Nicolas Chartier won’t be attending the Oscars, but his ticket won’t go unused.
“The Hurt Locker” producer has been named persona non grata by the Academy of Motion Picture Arts and Sciences, and it won’t take the org long to find a lucky recipient who will now be able to watch the Academy Awards in person rather than be on the outside looking in.
Every year, tickets to the Oscars are among the hottest commodities in Hollywood. This year, demand is even greater.
In part, it’s because there are 10 films up for best picture — meaning more seats for their respective producers. But there are also more nominees than usual in other categories.
In a town where Oscar tickets are far more in demand than courtside seats at a Lakers game or the best boxes at the Hollywood Bowl, the logistics of deciding who will be among the lucky 3,300 attendees is something of a mystery. Generally, tix are distributed through an array of back-channel requests.
“We do have about 30 more nominees this year over last year, which translates to 60 more seats to find,” said Kimberly Roush, the Academy’s director of membership, who oversees ticketing. “That increase, though, is not completely attributable to the best picture race, as we have more nominees in other categories as well.”
From the studios’ perspective, “the biggest change has been to try to obtain more tickets for nominees,” said one source familiar with ticket distribution, “but it hasn’t been horrible.”
Officially at least, studios generally receive an allotment of tickets based on the number of films they release each year. For example, the big studios — Warner Bros., Universal, Paramount, Fox, Sony, Disney — which boast the largest output of films receive the greatest number of ducats. They can distribute them as they see fit. Smaller outfits — Overture, Lionsgate, the Weinstein Co., etc. — receive fewer.
The larger studios generally get at least six orchestra tickets apiece and give them to their top-ranking execs — think Barry Meyer, Brad Grey and Tom Rothman. Top marketing, production and other execs are often spread throughout the auditorium.
Producers for the best picture nominees are generally seated in the orchestra section of the Kodak. But, because of demand, this year some producers may get pushed up to the parterre section. The parterre is on the orchestra level of the venue but toward the back of the room. And those who normally sit in the parterre could get bumped up to the mezzanine.
Negotiations often ensue when studios, seeking tickets for their nominees, have lists that extend beyond their normal allotment. The requests sometimes roll in at the start of the process, right after the noms are announced. Bargaining begins as they submit their requests for a large increase, but they willingly settle for far fewer.
“We’ll usually overask,” said one source who asked not to be named. “We had one nominee who requested 11 tickets and got six, and another who asked for eight and got six. But one time, someone asked for six and got six.” Hope springs eternal.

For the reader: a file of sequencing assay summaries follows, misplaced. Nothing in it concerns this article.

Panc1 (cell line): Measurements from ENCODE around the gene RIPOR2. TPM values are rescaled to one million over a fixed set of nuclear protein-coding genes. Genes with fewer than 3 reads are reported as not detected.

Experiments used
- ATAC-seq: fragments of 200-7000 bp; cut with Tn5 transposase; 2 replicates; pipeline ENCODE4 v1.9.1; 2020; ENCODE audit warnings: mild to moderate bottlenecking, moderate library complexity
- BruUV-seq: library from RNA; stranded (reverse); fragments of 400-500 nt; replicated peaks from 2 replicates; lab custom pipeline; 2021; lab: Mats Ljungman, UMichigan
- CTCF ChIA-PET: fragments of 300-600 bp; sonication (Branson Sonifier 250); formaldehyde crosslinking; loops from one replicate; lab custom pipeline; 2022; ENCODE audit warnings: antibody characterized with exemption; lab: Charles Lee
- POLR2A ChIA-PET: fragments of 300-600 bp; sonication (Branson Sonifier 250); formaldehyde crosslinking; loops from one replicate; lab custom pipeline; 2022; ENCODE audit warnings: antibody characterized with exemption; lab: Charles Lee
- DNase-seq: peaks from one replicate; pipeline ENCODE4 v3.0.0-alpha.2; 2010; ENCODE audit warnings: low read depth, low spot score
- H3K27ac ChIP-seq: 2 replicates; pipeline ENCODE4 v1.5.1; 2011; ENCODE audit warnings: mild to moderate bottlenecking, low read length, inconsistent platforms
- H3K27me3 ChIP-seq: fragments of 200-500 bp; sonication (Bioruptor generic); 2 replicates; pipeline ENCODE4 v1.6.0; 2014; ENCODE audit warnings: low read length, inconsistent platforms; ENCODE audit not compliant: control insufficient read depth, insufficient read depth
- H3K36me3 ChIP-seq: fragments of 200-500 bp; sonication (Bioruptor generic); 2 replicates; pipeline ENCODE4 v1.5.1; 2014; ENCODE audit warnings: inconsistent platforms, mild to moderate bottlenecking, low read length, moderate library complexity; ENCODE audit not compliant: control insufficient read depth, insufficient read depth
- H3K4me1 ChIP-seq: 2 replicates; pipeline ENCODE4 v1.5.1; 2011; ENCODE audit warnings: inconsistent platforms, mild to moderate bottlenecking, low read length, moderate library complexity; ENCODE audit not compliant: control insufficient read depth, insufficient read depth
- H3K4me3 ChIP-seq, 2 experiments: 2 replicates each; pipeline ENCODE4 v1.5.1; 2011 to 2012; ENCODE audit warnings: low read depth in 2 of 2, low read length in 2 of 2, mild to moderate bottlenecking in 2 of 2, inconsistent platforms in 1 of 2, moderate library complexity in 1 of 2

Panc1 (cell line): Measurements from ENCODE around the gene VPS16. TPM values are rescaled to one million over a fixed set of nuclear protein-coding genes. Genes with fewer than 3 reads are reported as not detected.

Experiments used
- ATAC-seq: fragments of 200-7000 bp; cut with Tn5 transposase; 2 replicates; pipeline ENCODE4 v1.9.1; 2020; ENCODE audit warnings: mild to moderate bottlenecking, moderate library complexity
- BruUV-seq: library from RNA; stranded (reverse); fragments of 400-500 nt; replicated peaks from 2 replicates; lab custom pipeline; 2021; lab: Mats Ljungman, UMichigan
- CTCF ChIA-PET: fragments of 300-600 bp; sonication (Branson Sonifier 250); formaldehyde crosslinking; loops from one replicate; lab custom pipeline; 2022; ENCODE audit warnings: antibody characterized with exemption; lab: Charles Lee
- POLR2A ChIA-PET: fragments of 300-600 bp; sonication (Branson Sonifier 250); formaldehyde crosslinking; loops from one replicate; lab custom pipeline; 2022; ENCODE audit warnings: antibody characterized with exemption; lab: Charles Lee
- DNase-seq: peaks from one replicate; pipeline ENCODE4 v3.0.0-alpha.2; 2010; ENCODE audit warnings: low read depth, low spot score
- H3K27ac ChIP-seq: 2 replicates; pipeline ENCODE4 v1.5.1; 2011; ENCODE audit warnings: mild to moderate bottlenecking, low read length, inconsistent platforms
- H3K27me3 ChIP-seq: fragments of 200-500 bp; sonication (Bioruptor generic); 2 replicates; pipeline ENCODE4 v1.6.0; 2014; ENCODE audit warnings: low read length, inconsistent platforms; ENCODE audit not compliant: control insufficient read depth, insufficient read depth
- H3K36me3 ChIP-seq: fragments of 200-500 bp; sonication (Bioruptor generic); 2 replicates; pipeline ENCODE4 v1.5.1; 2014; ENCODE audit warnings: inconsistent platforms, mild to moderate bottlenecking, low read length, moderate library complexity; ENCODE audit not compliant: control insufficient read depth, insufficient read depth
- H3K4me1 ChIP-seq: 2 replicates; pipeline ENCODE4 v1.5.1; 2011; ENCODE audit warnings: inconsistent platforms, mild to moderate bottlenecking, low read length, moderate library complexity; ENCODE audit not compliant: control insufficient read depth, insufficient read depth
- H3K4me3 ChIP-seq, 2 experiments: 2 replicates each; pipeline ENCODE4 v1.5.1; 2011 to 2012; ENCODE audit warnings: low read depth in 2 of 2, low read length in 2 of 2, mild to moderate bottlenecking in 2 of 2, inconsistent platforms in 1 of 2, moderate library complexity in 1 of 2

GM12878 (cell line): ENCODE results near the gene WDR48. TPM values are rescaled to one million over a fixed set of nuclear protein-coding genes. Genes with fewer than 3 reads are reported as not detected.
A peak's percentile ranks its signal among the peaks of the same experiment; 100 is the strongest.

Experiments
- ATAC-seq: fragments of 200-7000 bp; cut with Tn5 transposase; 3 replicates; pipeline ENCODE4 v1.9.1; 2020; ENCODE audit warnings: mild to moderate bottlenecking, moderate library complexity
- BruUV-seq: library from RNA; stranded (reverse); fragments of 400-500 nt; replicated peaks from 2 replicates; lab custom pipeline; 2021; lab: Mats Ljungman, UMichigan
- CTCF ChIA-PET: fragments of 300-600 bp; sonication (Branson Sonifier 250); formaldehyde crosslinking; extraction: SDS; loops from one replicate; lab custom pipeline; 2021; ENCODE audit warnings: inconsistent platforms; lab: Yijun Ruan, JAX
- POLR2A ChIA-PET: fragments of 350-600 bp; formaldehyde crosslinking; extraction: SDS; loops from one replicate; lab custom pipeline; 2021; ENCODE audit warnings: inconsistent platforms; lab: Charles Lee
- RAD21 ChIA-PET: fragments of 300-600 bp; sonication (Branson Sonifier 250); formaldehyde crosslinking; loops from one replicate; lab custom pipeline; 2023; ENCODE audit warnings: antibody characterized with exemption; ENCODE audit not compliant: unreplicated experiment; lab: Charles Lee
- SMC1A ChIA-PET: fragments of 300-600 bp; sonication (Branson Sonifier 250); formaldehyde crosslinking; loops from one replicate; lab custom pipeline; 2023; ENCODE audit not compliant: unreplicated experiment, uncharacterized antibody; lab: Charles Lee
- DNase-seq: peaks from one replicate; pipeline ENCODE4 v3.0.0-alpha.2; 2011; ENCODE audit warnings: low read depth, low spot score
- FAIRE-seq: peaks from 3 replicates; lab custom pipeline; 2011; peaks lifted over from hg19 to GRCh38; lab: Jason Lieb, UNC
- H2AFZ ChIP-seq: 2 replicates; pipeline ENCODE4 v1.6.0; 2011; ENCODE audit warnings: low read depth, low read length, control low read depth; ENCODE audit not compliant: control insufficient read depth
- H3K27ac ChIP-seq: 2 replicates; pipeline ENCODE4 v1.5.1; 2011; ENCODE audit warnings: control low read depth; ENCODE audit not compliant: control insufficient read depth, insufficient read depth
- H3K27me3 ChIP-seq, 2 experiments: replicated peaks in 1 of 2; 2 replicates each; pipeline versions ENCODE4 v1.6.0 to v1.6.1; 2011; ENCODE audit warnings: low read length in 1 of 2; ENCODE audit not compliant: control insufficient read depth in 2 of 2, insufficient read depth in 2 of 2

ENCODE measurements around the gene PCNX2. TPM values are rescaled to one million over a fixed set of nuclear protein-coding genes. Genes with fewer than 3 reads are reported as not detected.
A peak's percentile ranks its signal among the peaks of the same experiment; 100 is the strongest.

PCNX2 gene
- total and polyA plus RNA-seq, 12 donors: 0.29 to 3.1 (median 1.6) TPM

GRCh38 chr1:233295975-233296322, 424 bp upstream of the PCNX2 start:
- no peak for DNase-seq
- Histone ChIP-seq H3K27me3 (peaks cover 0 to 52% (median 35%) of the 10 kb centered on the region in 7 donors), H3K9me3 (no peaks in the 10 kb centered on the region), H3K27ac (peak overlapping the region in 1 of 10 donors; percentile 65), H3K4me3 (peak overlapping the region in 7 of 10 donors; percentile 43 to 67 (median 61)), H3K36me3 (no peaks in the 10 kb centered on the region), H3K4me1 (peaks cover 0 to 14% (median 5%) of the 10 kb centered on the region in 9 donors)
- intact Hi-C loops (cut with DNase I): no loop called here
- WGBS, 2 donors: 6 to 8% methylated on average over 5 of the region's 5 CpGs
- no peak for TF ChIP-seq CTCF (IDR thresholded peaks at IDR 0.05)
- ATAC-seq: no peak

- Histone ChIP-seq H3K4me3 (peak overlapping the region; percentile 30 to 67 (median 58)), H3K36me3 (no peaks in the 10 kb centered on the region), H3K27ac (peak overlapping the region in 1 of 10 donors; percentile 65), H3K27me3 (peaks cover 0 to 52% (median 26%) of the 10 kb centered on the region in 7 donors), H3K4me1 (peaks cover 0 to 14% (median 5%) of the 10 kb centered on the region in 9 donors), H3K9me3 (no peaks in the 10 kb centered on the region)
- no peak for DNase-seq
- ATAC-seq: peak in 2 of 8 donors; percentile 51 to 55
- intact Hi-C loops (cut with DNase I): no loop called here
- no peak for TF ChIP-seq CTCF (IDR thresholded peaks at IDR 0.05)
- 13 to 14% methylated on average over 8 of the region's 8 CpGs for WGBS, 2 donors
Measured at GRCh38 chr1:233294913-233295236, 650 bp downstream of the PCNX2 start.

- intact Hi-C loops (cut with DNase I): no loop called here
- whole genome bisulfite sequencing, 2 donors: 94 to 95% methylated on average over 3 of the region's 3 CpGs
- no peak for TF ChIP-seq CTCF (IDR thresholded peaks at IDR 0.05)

Whether or not they are affiliated with a studio, all 5,800 Academy members are entitled to enter a lottery each year, hoping to have the opportunity to buy tickets at a cost of $1,200-$1,500. Only 400 win seats. A studio may pick up the tab, but not necessarily.
Also, tickets won via the lottery must be used by the person who has been selected. Tickets are nontransferable, and each has the attendee’s name inscribed. A photo ID is required to enter the Kodak.
Dialogue between nominees, studios and the Academy becomes a chess match — jockeying to stay three moves ahead in determining if, and how, seats may become available and who will get them.
Roush said: “Tickets are in such great demand that it’s difficult to make everyone happy. There just aren’t enough seats to go around. We also have to balance the needs and desires of the nominees, Academy members, studios, industry executives and everyone else who wants to be in the room.”
One source said nominees in smaller categories with no major studio affiliation have a more difficult time obtaining anything beyond their two-ticket allotments.
But the jockeying isn’t limited to getting a good seat in the Kodak.
After the ceremony, less than half the Oscargoers head directly into the adjacent Governors Ball. Admission to the Kodak does not guarantee admission to the after-party, and Governors Ball tickets come at a hefty pricetag of $800.
“Everyone wants a Governors Ball ticket, and those are at a premium,” said a studio source. “There just aren’t enough.”
Even those with the best luck will have to navigate logistics.
Arriving at the Oscars in time to sashay down the red carpet, grab a drink and settle in by showtime can be exhausting. Stretches of Hollywood Boulevard and Highland Avenue, as well as many nearby streets, are shut down. Even the exit ramp at Highland off the Hollywood Freeway is closed.
Most limo drivers should have enough Oscar experience and expertise to navigate the closures. And experts say leaving early should help reduce the stress that will only increase as showtime approaches.
But who in Hollywood wants to be the first to arrive?